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Camino Blog 13 – Capacity

Hiking along talking with Jackie through the deep green byways of Galicia today, a familiar theme came up:
Well first, we are always working around the 4 questions:
– where are you from
– where did you start
– what inspired you
– why are you doing it
Jackie’s a purposeful woman, lean and tan, California girl. Originally Wisconsin, but like most Californians she now can’t imagine why anyone would live anywhere else…
Bob and I set a theme for every day:  yesterday? Capacity.
The age of many ambitious peregrinos might surprise you.  Sure, there are many young folks, active and determined to get through in what seems like a hurry.  But the predominant population is above 60.
And most of those are putting a stake in the ground via the Camino.  They want to make a statement.
Sure they have aches and pains.  They’ve had heartbreaks, kids who have died, fond husbands who are incapacitated.  But what about physically?  The reversals mount up over a lifetime.
Jackie’s had her share.  Cancer survivor? – yep!  Melanoma – “Don’t worry, I’ve got lots of sunscreen on!”  Neck problems – several surgeries.  “I live with pain every day.  Two days ago I had none all day…Heaven”
We toiled up a hill on a shady gravel/dirt path incised into a cleft as the mid morning birds made their concerto and the whole heavy air descended, fragrant, on us.  “Roses grow like weeds here!” She exclaimed as we passed yet another untended volunteer rank of pale pinks probing above the low hedge.
“I was really afraid of this – the long walk – when I came – worried I wouldn’t make it.  My sister in law behind us, she has persistent knee problems and I have my issues, on top of worrying about just having the stamina and not being stopped by some injury or other.”
The evidence of overuse injury is all around us.  Today, I consulted Konrad in my chambers at a morning coffee bar.  He was fretting about his wife, in line for the WC.  They were latecomers, starters at Sarria and her knee had acted up on the hill coming down into Portomarin.  She was no wimp and carried on but in town that night, he got her to a Physio.  They gave her Voltarin but I went one step further with my Volteforte salve which she dutifully slathered on.  What she really has is only fixable by orhthotics – any runner knows about runner’s knee.  When you work the body as hard as we are, all the hidden residuals, ordinarily masked, come out to test you.  In my case, it’s shin splints.  In Bob’s, plantar fasciiitus.
But surprising for Jackie, no body demons had jumped them despite 800 km. By this time, the cumulative toll is expressing itself.  But our latent capacity is shocking.
The body can do and can put up with so much more than we allow.
The prevailing logic?  As we age, we should avoid an ever longer list of threats.  It goes like this:  if I hurt my shoulder playing tennis after years of happily enjoying it, I’m not going to play anymore.
If I skied but broke a bone, that’s it for skiing.  Hey it took a long time to get over that!

People start creating walls against adventure, against experience.  As a result, their older lives become delimited, they do less and less in the name of preservation of their [ever reducing] capacity.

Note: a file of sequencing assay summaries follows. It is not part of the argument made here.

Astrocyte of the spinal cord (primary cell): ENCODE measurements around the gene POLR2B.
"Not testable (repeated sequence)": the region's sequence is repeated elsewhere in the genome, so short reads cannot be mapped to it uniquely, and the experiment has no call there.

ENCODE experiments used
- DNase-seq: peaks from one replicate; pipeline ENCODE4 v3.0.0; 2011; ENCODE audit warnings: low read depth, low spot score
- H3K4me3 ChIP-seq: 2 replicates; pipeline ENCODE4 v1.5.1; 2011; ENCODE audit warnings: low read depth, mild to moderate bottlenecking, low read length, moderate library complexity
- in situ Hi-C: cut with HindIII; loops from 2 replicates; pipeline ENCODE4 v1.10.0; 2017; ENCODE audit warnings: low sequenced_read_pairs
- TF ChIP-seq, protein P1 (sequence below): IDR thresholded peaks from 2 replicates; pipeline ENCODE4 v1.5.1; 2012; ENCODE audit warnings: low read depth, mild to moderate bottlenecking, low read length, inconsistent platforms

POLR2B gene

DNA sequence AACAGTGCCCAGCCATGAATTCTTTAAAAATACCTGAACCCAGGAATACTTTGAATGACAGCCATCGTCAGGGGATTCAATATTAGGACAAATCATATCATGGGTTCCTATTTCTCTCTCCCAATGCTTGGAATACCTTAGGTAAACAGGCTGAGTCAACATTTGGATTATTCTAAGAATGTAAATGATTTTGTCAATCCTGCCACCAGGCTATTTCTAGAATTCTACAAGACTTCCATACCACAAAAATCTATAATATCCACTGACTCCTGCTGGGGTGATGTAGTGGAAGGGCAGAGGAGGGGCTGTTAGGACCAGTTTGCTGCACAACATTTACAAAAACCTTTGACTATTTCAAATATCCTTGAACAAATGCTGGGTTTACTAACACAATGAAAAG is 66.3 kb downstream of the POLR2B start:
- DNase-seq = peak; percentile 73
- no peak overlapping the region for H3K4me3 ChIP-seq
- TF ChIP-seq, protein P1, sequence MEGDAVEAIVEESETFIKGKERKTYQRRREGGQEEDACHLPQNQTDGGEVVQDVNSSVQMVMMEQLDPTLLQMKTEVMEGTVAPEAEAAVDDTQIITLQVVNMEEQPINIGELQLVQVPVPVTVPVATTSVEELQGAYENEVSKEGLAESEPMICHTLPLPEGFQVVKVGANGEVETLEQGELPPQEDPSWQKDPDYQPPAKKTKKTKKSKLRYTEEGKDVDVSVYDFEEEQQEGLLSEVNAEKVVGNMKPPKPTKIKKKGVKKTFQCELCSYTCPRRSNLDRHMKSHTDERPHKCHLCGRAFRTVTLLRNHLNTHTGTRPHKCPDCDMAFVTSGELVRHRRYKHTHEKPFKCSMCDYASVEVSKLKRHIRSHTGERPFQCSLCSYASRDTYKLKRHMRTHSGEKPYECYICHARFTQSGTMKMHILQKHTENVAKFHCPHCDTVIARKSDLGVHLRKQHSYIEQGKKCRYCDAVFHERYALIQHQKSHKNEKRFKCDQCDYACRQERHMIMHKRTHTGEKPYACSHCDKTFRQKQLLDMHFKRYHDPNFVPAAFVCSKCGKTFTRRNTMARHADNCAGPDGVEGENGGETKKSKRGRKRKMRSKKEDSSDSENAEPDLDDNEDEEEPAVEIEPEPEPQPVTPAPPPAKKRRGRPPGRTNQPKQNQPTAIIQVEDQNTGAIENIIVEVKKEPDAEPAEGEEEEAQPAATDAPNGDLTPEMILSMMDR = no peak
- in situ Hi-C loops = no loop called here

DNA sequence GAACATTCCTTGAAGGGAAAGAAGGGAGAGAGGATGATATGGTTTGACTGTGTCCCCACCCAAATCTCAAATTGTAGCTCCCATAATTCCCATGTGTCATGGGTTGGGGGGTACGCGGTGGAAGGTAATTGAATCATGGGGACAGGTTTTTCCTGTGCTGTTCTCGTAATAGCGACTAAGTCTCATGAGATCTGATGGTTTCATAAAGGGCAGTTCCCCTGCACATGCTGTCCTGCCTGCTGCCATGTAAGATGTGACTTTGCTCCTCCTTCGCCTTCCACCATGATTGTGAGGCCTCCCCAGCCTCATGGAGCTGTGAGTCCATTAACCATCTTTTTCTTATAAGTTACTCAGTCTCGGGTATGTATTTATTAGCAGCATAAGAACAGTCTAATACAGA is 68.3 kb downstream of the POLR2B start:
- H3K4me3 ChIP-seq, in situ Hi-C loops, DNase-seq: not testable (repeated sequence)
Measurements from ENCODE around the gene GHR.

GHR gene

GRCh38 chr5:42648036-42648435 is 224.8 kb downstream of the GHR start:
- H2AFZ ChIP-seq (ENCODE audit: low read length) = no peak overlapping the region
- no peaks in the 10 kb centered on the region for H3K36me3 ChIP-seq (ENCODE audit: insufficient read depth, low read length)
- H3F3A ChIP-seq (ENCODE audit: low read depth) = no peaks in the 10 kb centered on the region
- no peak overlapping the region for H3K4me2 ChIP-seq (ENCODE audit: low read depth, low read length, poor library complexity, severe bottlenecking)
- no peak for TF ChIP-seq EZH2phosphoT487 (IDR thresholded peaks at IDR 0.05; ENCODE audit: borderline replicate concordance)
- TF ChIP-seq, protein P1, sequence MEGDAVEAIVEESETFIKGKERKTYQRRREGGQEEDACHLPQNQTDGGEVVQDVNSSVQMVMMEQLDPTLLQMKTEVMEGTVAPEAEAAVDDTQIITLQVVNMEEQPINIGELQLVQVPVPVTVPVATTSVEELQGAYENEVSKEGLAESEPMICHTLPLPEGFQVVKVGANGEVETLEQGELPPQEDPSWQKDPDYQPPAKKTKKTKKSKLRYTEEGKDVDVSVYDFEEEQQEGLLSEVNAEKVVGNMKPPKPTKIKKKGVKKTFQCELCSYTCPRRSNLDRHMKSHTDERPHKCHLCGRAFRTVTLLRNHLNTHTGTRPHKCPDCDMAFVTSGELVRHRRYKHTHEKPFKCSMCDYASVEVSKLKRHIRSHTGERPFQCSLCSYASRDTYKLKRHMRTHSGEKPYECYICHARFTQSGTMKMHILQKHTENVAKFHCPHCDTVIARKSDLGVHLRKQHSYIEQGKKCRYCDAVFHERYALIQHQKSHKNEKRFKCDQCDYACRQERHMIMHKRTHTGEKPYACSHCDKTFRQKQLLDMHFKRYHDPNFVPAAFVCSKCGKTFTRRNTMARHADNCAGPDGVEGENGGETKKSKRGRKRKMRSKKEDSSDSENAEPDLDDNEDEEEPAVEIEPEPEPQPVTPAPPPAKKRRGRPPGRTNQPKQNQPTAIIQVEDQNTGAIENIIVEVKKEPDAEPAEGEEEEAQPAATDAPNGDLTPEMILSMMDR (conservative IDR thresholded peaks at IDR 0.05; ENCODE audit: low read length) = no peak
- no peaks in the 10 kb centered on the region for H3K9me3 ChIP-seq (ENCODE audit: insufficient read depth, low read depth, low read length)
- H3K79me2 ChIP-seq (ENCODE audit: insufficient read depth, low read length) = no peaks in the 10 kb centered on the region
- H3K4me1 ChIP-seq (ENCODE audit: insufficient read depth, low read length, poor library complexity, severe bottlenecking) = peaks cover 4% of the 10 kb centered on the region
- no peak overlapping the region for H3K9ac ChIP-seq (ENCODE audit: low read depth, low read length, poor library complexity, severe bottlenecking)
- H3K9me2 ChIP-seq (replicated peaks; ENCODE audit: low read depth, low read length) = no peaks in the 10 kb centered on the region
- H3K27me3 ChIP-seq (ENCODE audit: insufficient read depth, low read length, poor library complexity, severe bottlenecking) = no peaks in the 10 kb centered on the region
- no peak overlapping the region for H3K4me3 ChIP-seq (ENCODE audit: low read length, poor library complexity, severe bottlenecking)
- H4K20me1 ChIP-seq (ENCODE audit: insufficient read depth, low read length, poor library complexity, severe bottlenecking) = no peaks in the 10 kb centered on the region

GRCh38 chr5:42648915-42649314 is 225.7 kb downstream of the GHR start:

What stops us creates unnecessary boundaries making life smaller.
So Jackie and I are making a strike back against that.  We weren’t sure we could, but even at this age, we wanted to try, to show ourselves we could.
And we can.  And so can many many others who at this stage are striding or stumping but nevertheless closing on Santiago.
So what if the bars are packed at every turn.  Tia Dolores [meaning “place of sadness”]. The compere emerges with a great big shepherd’s crook and his beret to pose with the hikers, jolly and giving.  Along the stone wall leading away to the path in the dappled sunlight, a lineup of their empty craft beer bottles.  I mean, this gives new dimension to the old “99 bottles of beer on the wall”.  So there’s lots of character and joy still flowing and those who are expanding their capacity – starting from wherever – love it.
So do those who come, like Jackie, to experience again capacity they thought was lost to them – forever.
Along the way, they are experiencing an explosion in capacity of the spirit and in relationship.
Jackie has walked 800 km with her sister in law.  Her love for this imposed relationship has expanded dramatically – she knows her sister in law – her Camino inspiration – very well now and cares about her enourmously.  Their friendship is tested and true and deep.

And along the Way, her own peace and adjustment to a new phase of life has grown exponentially.  She realized after a long period as a devoted mother, she wanted to be a better person to be with – after her kids have flown.  She wanted to be a better wife, a better friend, a better relative.  What a lovely benediction to take into later life.
On Mother’s Day [which she experienced alone, over here], she realized  that she would have to adapt to her grown kids’ reality = go where they are, now:  do what they do.  It was her gift to herself.
Bob and I have found that our capacity to have fun together, to learn from each other, to forgive, and even enjoy, our eccentricities and foibles has surpassed anything we could have expected.
On to Santiago!

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Doug Bouey, President
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Calgary, AB // Phone: 403.777.1144


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